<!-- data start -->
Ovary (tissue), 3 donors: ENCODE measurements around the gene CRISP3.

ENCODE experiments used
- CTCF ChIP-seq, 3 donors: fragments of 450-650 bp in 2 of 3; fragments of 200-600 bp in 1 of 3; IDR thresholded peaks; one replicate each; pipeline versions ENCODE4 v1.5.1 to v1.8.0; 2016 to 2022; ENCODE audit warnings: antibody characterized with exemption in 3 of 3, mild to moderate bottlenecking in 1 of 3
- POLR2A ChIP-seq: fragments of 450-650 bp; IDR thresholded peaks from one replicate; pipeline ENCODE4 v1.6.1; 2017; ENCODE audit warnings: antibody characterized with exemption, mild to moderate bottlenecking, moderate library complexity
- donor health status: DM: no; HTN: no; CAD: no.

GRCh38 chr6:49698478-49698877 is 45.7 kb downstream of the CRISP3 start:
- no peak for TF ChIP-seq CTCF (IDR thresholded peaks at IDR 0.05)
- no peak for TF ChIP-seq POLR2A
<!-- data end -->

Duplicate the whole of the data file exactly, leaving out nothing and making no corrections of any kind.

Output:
Ovary (tissue), 3 donors: ENCODE measurements around the gene CRISP3.

ENCODE experiments used
- CTCF ChIP-seq, 3 donors: fragments of 450-650 bp in 2 of 3; fragments of 200-600 bp in 1 of 3; IDR thresholded peaks; one replicate each; pipeline versions ENCODE4 v1.5.1 to v1.8.0; 2016 to 2022; ENCODE audit warnings: antibody characterized with exemption in 3 of 3, mild to moderate bottlenecking in 1 of 3
- POLR2A ChIP-seq: fragments of 450-650 bp; IDR thresholded peaks from one replicate; pipeline ENCODE4 v1.6.1; 2017; ENCODE audit warnings: antibody characterized with exemption, mild to moderate bottlenecking, moderate library complexity
- donor health status: DM: no; HTN: no; CAD: no.

GRCh38 chr6:49698478-49698877 is 45.7 kb downstream of the CRISP3 start:
- no peak for TF ChIP-seq CTCF (IDR thresholded peaks at IDR 0.05)
- no peak for TF ChIP-seq POLR2A